Underpinning provides support to deep foundations with different types of piles. This process allows your foundation reach deeper or to distribute its weight across a bigger area.
Underpinning Methods and Uses
There are a few reasons that a current building may require underpinning. Generally used when the soil is poor, underpinning usually includes micro piles or helical piles that reach into the ground until the weight or load is better supported. These piles can be anywhere from 15 to 150 feet into the ground. They can be the attached to structure to provide primary support, or provide added, lateral support with beams.
Additions and Changes
Old foundations might not be able to withstand damage from shifting soil which can make the foundation sink, crack, or break. If a building’s capacity has radically changed, the foundation cannot support the additional load. Underpinning provides support to the foundation by moving the added weight from the surface soil to micro piles or helical piles that are bolstered by soil that is deeper underneath the surface.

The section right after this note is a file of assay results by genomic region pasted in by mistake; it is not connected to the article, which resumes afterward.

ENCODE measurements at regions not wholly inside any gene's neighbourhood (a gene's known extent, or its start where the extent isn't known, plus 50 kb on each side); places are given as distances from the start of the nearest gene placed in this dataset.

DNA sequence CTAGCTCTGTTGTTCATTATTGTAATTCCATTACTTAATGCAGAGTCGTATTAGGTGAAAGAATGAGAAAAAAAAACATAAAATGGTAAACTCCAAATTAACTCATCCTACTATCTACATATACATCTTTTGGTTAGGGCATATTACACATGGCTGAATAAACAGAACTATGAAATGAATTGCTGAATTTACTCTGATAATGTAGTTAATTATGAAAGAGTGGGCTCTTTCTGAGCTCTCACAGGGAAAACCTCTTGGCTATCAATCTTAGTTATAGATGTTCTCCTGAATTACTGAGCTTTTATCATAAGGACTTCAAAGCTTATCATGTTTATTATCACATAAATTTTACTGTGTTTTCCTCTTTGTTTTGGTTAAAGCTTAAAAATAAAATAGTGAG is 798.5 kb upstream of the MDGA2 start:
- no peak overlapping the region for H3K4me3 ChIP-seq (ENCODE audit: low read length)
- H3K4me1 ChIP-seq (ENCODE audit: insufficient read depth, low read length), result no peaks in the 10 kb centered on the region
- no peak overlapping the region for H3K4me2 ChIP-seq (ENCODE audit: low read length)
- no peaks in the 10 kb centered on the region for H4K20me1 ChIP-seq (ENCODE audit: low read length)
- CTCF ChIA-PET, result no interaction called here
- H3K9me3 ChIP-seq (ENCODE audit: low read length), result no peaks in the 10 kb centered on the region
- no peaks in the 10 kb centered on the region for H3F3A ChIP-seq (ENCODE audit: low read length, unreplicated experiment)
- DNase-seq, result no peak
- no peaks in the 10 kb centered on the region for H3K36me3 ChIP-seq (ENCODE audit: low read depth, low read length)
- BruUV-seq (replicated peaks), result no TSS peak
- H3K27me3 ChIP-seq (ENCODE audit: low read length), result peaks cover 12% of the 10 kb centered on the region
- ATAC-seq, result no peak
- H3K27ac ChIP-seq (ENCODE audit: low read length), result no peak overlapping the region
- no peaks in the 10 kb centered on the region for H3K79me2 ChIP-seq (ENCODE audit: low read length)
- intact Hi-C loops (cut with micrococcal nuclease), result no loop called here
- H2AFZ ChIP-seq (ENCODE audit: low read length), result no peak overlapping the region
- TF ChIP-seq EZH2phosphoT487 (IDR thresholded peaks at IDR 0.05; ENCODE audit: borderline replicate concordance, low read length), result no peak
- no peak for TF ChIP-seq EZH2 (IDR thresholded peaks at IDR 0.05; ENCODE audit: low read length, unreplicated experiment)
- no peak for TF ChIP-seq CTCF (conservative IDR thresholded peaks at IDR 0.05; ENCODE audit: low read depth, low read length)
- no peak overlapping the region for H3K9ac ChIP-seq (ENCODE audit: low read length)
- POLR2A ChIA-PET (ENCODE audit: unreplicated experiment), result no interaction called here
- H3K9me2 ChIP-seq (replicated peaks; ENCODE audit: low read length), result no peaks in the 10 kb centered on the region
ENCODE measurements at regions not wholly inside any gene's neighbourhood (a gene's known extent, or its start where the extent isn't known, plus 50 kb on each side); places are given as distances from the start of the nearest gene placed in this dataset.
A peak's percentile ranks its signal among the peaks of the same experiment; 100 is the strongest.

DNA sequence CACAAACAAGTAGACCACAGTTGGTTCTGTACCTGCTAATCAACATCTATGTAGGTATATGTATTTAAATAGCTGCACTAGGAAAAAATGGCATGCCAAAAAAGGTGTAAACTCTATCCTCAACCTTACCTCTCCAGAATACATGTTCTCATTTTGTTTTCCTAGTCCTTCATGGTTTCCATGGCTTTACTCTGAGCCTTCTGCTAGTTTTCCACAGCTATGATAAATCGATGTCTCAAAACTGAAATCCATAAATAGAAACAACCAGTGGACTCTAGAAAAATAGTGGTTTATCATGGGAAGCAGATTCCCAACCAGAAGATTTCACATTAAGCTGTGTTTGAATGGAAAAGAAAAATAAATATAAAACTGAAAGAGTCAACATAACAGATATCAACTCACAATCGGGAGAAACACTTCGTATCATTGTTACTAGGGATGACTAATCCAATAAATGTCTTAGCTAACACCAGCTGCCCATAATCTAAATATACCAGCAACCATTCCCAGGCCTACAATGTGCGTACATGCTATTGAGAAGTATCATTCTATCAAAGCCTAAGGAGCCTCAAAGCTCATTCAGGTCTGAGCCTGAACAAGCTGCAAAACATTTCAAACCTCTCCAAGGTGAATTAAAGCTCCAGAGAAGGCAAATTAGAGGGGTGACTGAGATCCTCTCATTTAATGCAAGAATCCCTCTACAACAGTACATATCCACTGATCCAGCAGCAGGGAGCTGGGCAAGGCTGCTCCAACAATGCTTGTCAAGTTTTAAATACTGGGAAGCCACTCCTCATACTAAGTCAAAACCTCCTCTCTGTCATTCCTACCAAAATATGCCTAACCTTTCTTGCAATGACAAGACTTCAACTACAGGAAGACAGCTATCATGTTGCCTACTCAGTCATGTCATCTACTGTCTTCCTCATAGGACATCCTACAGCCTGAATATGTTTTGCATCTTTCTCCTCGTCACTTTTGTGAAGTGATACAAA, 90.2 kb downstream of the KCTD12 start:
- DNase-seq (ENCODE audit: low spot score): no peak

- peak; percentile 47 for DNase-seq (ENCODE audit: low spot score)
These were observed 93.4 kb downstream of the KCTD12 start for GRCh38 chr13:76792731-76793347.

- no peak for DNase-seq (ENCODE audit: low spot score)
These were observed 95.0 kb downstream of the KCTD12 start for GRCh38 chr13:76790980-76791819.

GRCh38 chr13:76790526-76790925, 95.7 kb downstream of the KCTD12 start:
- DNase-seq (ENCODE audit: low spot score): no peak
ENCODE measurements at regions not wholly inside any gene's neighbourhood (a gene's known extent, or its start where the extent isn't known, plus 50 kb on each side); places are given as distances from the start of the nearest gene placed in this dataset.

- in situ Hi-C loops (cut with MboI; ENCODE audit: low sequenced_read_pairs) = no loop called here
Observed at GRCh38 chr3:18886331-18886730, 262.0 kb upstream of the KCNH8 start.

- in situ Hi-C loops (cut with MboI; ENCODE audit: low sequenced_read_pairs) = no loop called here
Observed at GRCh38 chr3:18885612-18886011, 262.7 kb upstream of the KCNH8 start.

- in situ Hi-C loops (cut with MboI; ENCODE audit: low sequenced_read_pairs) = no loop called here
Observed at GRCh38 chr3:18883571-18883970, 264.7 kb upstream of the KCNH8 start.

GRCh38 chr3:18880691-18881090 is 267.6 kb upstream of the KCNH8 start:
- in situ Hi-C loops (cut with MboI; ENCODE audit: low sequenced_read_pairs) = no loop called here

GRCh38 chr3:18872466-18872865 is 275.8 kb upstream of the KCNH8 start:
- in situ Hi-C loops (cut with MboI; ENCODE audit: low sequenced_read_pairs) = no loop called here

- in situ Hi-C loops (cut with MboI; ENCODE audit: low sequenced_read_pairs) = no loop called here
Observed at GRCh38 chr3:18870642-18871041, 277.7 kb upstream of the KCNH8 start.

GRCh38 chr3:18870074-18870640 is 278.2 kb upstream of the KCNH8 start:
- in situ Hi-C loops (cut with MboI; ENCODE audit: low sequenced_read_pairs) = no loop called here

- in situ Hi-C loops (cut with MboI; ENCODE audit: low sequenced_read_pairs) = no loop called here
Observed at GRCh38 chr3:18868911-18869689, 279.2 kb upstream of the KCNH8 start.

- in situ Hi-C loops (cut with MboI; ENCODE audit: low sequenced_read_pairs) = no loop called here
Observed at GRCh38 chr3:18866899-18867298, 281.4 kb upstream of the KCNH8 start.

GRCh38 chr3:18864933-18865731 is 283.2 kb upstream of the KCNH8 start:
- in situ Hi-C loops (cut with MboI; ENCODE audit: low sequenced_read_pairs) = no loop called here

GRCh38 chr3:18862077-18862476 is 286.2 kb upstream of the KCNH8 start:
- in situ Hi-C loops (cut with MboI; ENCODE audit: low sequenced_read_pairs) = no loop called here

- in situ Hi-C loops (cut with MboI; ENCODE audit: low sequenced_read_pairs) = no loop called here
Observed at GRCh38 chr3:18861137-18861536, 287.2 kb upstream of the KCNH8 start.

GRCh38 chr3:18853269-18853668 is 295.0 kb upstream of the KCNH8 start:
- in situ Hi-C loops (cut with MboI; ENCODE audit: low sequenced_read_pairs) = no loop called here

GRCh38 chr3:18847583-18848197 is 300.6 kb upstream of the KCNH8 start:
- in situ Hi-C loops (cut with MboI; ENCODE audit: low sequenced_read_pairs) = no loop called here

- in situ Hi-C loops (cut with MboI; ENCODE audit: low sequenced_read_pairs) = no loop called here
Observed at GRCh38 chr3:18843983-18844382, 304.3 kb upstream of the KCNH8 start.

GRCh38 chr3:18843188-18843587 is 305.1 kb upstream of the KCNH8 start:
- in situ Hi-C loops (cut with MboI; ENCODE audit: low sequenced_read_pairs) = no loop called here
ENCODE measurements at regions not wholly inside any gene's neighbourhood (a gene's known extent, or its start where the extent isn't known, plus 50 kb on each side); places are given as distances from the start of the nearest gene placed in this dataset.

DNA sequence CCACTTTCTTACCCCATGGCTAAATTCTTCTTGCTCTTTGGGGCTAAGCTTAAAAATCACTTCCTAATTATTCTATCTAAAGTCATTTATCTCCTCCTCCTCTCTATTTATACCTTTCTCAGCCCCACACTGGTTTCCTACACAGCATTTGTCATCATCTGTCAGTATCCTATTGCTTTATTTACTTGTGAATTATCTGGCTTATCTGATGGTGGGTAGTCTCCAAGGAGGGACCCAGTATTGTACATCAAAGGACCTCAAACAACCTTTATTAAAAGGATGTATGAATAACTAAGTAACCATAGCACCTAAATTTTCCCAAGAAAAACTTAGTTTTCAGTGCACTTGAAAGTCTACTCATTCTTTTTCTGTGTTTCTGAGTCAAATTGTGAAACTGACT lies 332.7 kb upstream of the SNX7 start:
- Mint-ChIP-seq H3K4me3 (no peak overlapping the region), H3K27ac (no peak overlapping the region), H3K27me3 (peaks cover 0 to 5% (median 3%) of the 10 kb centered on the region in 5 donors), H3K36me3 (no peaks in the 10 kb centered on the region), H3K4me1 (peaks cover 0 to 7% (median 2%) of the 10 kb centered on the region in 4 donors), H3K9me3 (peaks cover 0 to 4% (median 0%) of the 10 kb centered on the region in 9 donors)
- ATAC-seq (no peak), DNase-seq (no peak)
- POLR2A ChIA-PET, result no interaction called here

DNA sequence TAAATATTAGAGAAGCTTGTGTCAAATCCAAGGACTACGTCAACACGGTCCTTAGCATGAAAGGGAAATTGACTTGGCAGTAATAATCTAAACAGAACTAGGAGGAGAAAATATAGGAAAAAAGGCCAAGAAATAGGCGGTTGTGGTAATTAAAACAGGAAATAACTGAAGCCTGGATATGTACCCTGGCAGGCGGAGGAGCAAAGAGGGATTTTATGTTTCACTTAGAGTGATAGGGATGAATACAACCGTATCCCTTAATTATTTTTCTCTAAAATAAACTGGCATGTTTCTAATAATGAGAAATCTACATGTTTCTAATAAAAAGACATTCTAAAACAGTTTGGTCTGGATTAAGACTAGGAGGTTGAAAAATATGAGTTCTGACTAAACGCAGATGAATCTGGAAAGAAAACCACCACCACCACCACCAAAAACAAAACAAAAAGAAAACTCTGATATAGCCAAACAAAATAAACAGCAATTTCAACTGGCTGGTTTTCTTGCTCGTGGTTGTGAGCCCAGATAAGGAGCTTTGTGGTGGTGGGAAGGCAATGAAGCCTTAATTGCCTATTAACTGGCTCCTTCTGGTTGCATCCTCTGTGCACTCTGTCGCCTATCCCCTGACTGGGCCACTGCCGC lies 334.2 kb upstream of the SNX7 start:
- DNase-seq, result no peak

Underpinning is a successful repair technique designed to bolster foundation when the existing weight or a new addition becomes too much for your foundation. When the building’s weight changes, the current foundation can’t stand against the added pressure. Before you build, consider that building onto your current space may influence how your foundation will be able to withstand the structure.
Soil and Water
Foundation failure can also come when the soil is too wet or too dry. Soil expands when the dirt is saturated with water and shrinks when the water dries out. This pressure can cause the soil to heave and sink. In turn, this will either put a lot of pressure against or take support away from your foundation.
Your commercial building is essential to your company. Make sure your foundation is prepared for any and all future plans. Contact the foundation contractors at CNT Foundations, your best choice in South Carolina for crawl space and foundation repair in Augusta at 864-210-5155.